We just arrived in Jinja where we will spend the rest of the time here. We have been in Kampala for the past few days working with George and Christy Magera and the rest of the staff at Ekubo Ministries. They are some of the most amazing people I have ever met, and I pray that I will be blessed to work with them again. Ekubo has a school for the children in the village of Bombo, and in addition to giving the kids an education, they also provide two meals a day and clean water for each of them. There is a medical clinic and a church on the property as well, and they are in the process of building a baby home, also. We have been playing with the kids, helping out in their classrooms, and assisting in the clinic. Though the Mageras have come a long way in building their ministry, they have many needs so that they can continue to provide and care for these children. Please pray that God will continue to provide for these needs, which include money to put a roof on the bigger building that will be their new medical clinic, money to complete the baby home, funds for another well so that more people from nearby villages can have access to clean water, and transportation so that their staff can travel to and from the school safely (right now they are walking two hours each way, sometimes in the dark, on roads that are unlit and are quite dangerous).
Yesterday was a difficult day for us. We joined Christy and George and went into a remote village called Mazzi in the middle of the jungle. We saw poverty at its worst. In addition, some of the people there practice witchcraft, and you could tell who visited the witch doctor recently because they wore beads around their waists that are supposed to keep the evil spirits away. We prayed over a lot of the children and continued to tell them that Jesus loves them in our broken Lugandan. Not many of the people in Mazzi speak English and a lot of them had never seen a white person before we arrived. The kids were rubbing their faces on our arms, smelling our skin, and feeling our fingernails because they didn't know if we would feel as different as we look. It was unreal. But it is amazing how much you can connect with a person even with a language barrier. I made a little friend named Elizabeth who was about four years old - she stayed by my side the whole time, and she cried when we had to leave. It broke my heart! Our main reason for going to Mazzi was to attend a celebration for the unsealing of the first and only well that was recently built there. A little boy who was visiting George and Christy saw this need, went back home to the States, and raised the $8,000 needed for a bore-hole to be built. So we had the honor of being there when they unsealed it, and the community of Mazzi had a huge celebration! There is a lot of disease there because of the lack of clean water, so hopefully this well will cut down on the amount of waterborne illness. It was so exciting that we got to be a part of this!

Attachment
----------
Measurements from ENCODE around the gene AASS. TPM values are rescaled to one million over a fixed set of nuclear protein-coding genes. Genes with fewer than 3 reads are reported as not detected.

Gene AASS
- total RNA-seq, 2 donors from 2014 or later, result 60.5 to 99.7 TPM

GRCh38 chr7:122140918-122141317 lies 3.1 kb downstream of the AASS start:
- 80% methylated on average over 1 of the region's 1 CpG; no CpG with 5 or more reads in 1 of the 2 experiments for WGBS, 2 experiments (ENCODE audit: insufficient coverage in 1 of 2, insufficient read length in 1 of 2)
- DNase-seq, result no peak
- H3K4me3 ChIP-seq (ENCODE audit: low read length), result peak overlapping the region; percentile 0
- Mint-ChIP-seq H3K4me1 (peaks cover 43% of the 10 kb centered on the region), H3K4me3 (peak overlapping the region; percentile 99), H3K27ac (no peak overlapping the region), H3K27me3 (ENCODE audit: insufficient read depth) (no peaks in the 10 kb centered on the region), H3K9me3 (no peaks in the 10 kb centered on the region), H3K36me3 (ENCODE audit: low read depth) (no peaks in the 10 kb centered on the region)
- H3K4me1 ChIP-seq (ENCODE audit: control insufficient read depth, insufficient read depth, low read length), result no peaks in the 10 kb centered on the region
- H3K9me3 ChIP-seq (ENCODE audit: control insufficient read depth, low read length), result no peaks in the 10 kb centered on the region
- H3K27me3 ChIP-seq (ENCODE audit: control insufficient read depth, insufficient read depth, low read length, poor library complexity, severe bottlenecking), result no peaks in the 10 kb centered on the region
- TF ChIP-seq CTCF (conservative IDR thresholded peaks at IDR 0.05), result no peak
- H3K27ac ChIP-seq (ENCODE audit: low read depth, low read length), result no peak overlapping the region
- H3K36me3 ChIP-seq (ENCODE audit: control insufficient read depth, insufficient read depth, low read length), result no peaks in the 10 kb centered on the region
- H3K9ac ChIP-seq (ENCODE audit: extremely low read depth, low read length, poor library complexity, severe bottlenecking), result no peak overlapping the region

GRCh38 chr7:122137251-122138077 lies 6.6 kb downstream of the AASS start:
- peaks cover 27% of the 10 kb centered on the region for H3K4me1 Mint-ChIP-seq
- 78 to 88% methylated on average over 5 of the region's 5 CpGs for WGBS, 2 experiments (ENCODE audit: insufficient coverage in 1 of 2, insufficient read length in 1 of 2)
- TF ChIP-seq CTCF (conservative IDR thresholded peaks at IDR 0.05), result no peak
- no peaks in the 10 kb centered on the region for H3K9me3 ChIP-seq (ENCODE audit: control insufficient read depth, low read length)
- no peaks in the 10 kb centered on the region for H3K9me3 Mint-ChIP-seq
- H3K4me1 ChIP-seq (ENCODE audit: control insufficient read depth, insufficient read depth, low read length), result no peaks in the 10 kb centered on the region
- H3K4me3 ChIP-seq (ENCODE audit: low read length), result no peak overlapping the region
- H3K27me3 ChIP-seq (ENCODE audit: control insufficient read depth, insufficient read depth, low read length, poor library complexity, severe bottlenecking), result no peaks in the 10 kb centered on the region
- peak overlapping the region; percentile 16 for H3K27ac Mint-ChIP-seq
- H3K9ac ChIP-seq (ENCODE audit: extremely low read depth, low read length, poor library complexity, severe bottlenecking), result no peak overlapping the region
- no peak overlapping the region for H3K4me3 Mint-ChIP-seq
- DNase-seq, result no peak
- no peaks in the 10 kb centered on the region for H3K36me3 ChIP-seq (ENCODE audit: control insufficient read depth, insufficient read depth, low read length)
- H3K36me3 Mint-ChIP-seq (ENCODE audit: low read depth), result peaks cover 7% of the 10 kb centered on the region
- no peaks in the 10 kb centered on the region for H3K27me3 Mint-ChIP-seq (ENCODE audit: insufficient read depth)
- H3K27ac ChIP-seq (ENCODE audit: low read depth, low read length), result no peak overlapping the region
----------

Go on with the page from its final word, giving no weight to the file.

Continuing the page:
Right now, I am sitting at a table at a cafe that overlooks the Nile, and I am drinking some kind of juice that is the very best thing I have ever tasted. It is beautiful here. We are resting this afternoon, and then tomorrow we are heading to another ministry called Pillars of Hope. The Internet is spotty in Uganda, so I don't know if I will have another chance to write an update, but I will try! Keep the team in your prayers!
And can someone give my love to my sweet baby Claire? :)